Back to the Drawing Board

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March 26, 2013 by Doug Napolitano-Cremin

It has been a while (nearly four months) since I last wrote a post on this blog. There have been two main reasons for my lack of blogging.

The first reason has been the birth of my first child. On 4th October 2012 our family welcomed a new member in the form of Luca Napolitano-Cremin. 5 months since his birth I am still finding my way through dirty nappies, sterilisers, bottles and sleepless nights. Fatherhood has been a revelation, and the greatest job I have ever undertaken. I am relishing every moment of my new role and honestly believe that it is helping me become a better teacher.

The second reason has been my move to a new school. I spent two years in my previous school. An Outstanding school by OFSTED’s standards and a place where, after taking a year out from teaching, I learnt how to love my job again. I learnt a huge amount in the two years I was there, but felt like I needed to move on for a different challenge and to prevent myself from simply coasting. My new school is a mixed comprehensive close to the centre of London. It is a good school that has made vast progress in the last 7-8 years and is constantly seeking to further improve.

Starting in a new school has proved very challenging. The last six months have made me feel that I have really been coasting along on a wave of, ‘good enough’ for the last couple of years! Although I am proud of what I have achieved in the six years that I have been teaching, I feel that there are still a few basic aspects of my teaching that I need to perfect.

My first target for improvement is my use of formative assessment. I can look back at nearly all of the observations I have had since I was an NQT, and the one thing that has prevented me from moving from Good to Outstanding has been my use of techniques to judge pupil progress during a lesson. I have struggled for a while to have a bank of simple activities that can be used in most lessons to judge pupil progress. I have been developing my use of SOLO taxonomy (see older posts here) as a means to solve this issue. Despite plenty of work on SOLO, I feel that I haven’t quite got there yet with fully embedding these ideas in to my lessons and so I will be working on that between now and the summer ready for full implementation in September.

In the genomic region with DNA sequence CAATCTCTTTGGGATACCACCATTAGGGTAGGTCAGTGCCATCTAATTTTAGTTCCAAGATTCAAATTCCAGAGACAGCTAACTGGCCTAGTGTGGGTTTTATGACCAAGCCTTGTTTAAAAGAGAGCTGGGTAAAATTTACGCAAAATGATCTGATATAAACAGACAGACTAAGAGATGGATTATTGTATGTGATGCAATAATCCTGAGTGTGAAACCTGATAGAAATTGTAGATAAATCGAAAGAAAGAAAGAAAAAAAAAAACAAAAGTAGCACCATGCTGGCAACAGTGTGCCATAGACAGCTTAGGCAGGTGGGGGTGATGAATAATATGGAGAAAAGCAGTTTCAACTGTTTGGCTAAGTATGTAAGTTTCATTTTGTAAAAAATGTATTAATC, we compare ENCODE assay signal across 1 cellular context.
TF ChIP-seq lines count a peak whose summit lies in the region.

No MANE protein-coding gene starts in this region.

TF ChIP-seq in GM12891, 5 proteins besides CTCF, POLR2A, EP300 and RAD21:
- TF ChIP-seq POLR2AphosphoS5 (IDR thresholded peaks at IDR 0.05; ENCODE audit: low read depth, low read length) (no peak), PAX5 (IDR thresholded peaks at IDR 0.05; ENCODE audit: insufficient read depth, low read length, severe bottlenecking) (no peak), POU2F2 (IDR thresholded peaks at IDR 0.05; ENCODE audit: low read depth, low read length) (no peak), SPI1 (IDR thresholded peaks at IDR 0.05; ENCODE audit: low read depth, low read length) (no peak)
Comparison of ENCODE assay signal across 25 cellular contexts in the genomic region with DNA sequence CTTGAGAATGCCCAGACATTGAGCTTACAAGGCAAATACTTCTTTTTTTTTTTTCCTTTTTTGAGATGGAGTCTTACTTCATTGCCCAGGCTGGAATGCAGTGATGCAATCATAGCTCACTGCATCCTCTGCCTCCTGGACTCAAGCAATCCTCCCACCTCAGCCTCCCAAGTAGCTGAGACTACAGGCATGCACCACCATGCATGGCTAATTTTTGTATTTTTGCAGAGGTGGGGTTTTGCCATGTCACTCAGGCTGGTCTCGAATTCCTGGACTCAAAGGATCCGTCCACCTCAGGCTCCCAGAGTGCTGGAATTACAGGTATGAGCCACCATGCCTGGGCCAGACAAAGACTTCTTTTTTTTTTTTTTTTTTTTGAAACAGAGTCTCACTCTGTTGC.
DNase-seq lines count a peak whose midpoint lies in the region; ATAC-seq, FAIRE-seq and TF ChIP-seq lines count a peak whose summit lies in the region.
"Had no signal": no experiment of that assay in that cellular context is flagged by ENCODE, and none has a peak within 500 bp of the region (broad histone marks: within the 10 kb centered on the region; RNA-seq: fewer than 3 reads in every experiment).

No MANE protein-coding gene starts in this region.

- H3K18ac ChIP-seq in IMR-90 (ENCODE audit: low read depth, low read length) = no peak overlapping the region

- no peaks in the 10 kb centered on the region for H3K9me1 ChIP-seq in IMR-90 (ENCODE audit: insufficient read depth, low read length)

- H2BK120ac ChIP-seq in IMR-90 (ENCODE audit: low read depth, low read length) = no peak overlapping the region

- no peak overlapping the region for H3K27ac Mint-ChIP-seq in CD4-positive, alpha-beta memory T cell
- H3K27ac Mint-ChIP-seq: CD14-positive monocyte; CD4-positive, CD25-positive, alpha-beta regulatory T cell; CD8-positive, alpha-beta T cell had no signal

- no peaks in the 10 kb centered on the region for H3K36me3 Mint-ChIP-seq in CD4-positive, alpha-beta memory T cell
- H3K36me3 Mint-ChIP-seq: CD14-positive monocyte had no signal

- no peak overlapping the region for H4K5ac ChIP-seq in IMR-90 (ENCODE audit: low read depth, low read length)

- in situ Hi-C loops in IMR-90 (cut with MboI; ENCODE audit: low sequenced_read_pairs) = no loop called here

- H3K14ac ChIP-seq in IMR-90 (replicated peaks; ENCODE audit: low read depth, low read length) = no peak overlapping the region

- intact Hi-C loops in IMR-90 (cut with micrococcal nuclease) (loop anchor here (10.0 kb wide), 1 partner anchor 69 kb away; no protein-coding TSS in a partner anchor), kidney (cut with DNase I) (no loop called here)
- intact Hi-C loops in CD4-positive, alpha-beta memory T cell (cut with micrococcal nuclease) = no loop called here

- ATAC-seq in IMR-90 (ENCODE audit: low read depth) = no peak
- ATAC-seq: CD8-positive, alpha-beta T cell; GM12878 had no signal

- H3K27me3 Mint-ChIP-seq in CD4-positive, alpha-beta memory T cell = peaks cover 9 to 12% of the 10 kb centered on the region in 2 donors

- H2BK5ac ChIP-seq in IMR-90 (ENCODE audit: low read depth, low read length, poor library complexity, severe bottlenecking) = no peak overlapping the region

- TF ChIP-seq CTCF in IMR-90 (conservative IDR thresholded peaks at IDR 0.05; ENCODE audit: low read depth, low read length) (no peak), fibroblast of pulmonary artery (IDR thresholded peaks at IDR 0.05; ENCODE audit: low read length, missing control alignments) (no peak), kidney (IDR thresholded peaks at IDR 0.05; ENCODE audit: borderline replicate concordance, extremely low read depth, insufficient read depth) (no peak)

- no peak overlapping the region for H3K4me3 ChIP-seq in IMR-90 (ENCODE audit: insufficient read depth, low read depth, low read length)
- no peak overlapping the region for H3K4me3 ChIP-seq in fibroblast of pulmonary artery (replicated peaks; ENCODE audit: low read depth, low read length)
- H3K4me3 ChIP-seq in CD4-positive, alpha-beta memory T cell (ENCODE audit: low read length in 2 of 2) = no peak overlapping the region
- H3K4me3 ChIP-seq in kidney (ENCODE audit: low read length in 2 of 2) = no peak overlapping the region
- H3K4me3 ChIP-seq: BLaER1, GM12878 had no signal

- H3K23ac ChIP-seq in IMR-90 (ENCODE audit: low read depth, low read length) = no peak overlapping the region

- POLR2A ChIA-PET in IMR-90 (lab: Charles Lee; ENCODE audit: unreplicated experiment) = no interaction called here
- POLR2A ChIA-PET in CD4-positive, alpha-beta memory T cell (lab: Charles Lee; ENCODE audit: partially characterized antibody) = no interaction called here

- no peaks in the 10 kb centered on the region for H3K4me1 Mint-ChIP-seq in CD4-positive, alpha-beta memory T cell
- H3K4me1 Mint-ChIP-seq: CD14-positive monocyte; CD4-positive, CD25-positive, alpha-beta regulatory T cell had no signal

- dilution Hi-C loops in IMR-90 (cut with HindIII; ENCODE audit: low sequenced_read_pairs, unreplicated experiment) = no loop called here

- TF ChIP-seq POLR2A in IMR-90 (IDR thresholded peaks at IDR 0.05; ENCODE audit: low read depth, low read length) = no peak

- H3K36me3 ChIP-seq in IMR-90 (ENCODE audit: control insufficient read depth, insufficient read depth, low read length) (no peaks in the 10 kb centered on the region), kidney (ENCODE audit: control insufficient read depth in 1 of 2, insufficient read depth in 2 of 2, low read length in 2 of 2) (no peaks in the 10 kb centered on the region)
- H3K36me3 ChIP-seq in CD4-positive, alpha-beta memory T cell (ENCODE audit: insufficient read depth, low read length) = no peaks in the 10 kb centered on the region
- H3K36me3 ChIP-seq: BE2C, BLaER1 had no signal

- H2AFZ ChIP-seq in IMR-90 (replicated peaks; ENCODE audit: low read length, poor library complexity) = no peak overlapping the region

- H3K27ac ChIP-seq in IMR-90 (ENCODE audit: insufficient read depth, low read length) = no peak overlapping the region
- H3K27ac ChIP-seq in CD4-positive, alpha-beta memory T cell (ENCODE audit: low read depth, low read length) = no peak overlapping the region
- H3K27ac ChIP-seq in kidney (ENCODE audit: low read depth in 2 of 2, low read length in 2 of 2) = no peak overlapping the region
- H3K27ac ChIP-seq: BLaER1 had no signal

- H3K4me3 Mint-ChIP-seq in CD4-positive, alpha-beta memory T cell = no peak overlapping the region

Marking has always been a thorny issue for me too. Like many teachers, I have often spent hours marking a class set of books, only to realise that pupils have paid little to no attention to what I have written. This experience can be soul destroying and is often I find done not to help pupils learn, but to satisfy the wants of parents and senior management. Despite this experience, I am fully aware that formative feedback, or even feed-forward, is important for pupils’ learning. With this in mind I am trying to employ the following strategies:

  • Highlighting activities that are present in schemes of work that lend themselves to marking within the lesson or once books have been taken in. By doing this I can avoid wasting time reading through notes pupils have taken down from the board or during discussions with me and focus on work that has required the application of knowledge.
  • Using a stamper in class that has three different messages: 1) Learning objective achieved 2) Learning objectives not yet achieved 3) Verbal feedback given. I am hoping to be able to have discussions with a number of pupils each lesson about their work. Before each lesson I will plan what piece of work I will focus on and provide pupils with feedback about that piece of work. I will use the stamper as a signal that a discussion has taken place. I will also ask pupils to write next to where I have stamped the ‘feedforward’ advice that we have discussed together. Pupils can then take steps to act on this advice.
  • Green It Up – I spotted this idea on Twitter some time ago and unfortunately cannot remember who the idea came from so apologies for not referencing the said person here. I have bought a supply of green pens for my classes so that when they respond to the feedback/forward I write in their books they do so using green pens (the colour green, as far as I am aware, doesn’t have any significance apart from it is easy to distinguish from their normal notes and my marking!). By having their responses in green it is easy for any observer, myself, parents and the pupils themselves to see that a dialogue has taken place about the work. The fact that this dialogue is easy to see will, I hope, encourage pupils to interact more with the feedback I provide.

These are three straightforward strategies that I hope will be easy to implement and improve pupils’ learning in my lessons. The aim is to start using these after the Easter holidays and assess any impact just before the summer holidays.

As always with any post I write, I would love to receive any feedback from people and would also be interested in any other strategies people have effectively used for marking and engaging pupils in feedback. I look forward to hearing from you all!

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